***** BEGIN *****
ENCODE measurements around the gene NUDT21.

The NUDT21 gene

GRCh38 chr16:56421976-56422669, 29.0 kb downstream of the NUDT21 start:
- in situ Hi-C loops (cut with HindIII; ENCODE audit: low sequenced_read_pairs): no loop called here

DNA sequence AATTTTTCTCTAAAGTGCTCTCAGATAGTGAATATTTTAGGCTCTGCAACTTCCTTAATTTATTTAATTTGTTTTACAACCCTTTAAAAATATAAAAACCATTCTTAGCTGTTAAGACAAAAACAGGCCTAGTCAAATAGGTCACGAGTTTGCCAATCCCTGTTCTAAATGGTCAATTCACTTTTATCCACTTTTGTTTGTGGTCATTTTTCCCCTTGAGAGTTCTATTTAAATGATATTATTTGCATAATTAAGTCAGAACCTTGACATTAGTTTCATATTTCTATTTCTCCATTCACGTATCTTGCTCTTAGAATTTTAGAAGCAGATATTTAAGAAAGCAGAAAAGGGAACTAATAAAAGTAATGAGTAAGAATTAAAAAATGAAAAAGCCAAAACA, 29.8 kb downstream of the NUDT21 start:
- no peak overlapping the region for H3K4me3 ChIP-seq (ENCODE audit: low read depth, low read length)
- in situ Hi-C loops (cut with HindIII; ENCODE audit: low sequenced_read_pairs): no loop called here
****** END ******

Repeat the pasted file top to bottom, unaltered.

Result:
ENCODE measurements around the gene NUDT21.

The NUDT21 gene

GRCh38 chr16:56421976-56422669, 29.0 kb downstream of the NUDT21 start:
- in situ Hi-C loops (cut with HindIII; ENCODE audit: low sequenced_read_pairs): no loop called here

DNA sequence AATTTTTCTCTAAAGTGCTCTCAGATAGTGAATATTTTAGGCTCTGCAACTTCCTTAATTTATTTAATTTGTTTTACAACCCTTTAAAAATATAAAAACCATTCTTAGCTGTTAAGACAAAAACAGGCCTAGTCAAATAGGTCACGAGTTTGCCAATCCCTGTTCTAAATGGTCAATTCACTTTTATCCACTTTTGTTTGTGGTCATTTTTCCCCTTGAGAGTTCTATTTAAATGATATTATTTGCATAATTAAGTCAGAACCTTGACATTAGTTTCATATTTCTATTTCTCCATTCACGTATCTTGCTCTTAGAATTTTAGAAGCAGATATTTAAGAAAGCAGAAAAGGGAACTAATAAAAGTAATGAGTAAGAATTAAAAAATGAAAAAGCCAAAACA, 29.8 kb downstream of the NUDT21 start:
- no peak overlapping the region for H3K4me3 ChIP-seq (ENCODE audit: low read depth, low read length)
- in situ Hi-C loops (cut with HindIII; ENCODE audit: low sequenced_read_pairs): no loop called here